With existing projects and with a new initiative launched this year, ACS defended the rule of law in 2022.

State Attorneys General Project

ACS’s State Attorneys General Project continued to grow in scope and impact in 2022. The Project brings together more than 20 state attorneys general offices (AGOs) to share expertise and lessons learned on the most pressing legal challenges facing states. In 2022, this included the launch of a new working group focused on how state AGs can address disparities in health and health care, and special convenings on protecting reproductive rights in the wake of Dobbs v. Jackson Women’s Health and on how State AGs can advance truth, racial healing, and transformation at the state level.

Run.Vote.Work. Initiative

In response to the rising threat of election subversion, ACS launched its Run.Vote.Work. Initiative in 2022. This new initiative brings together existing ACS efforts, including Election Day Class Cancellation, election protection, and career pipeline work, with new concerted efforts to mobilize voters around down ballot races that are on the frontlines of safeguarding democracy and electoral security at the state and local level.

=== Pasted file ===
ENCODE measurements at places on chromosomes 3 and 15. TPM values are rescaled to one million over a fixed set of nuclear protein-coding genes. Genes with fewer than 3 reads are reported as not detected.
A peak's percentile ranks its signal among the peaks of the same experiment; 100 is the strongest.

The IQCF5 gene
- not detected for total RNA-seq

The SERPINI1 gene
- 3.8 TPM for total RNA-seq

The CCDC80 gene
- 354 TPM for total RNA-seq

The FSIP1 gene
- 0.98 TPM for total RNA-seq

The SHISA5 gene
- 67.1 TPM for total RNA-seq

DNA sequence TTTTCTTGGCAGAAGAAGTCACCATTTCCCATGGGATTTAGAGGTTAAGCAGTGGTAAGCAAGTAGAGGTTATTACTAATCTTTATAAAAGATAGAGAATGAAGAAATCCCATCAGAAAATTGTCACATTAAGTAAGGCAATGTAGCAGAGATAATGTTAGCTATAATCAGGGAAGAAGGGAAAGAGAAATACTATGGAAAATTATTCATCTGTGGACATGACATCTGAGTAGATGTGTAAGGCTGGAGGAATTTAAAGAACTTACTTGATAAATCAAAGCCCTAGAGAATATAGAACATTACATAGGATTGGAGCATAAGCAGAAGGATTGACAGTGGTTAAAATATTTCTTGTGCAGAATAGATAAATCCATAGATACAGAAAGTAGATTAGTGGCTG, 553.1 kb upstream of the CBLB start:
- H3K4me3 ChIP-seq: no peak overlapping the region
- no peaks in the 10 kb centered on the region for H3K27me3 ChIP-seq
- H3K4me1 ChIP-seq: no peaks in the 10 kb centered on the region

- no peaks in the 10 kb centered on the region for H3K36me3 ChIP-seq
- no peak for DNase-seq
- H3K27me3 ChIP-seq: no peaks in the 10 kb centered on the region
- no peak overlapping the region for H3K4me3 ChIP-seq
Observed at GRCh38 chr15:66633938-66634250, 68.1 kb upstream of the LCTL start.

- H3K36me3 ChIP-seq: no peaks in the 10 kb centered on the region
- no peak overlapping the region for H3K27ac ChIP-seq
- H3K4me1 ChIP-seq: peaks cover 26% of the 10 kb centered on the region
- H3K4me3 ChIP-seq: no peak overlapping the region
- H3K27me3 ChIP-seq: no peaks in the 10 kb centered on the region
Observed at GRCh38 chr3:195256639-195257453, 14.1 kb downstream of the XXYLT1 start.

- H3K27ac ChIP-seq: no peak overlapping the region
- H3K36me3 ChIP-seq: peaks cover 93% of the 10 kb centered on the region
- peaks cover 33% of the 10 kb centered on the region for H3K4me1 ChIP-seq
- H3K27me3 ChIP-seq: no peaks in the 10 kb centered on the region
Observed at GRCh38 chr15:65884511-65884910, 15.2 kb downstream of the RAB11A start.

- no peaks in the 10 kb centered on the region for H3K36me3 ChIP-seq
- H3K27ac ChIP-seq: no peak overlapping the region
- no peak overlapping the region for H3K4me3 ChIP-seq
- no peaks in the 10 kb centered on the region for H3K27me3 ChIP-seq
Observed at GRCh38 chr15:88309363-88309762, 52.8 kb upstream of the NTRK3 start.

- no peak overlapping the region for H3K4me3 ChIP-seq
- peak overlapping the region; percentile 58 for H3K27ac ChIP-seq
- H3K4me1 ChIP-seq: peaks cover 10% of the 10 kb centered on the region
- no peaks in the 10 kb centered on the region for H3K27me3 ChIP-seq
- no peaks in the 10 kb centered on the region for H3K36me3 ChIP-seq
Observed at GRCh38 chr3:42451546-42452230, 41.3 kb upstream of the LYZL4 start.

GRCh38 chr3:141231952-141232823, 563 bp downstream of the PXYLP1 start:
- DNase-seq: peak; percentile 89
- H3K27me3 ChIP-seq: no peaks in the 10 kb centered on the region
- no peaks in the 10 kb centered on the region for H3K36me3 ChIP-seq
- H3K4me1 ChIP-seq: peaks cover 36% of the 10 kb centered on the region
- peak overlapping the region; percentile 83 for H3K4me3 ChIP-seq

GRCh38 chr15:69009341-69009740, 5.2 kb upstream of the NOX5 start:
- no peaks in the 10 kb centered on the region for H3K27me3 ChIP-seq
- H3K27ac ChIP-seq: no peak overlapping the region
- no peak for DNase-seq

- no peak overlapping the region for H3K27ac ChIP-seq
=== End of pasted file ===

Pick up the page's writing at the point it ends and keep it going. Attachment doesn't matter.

Poll Worker Recruitment

In anticipation of the 2022 election cycle, election administrators raised early concern about poll worker shortages due to the ongoing COVID-19 pandemic and an increase in intimidation and threats to poll workers by proponents of election subversion. ACS launched a poll worker recruitment campaign in early 2022, using digital recruitment, emails, and recruitment by ACS chapters. ACS built a pledge system that asked members to commit to serving as a poll worker and then directed them to where they could find their local election office to apply. ACS recruited over 300 people to serve as poll workers across the country.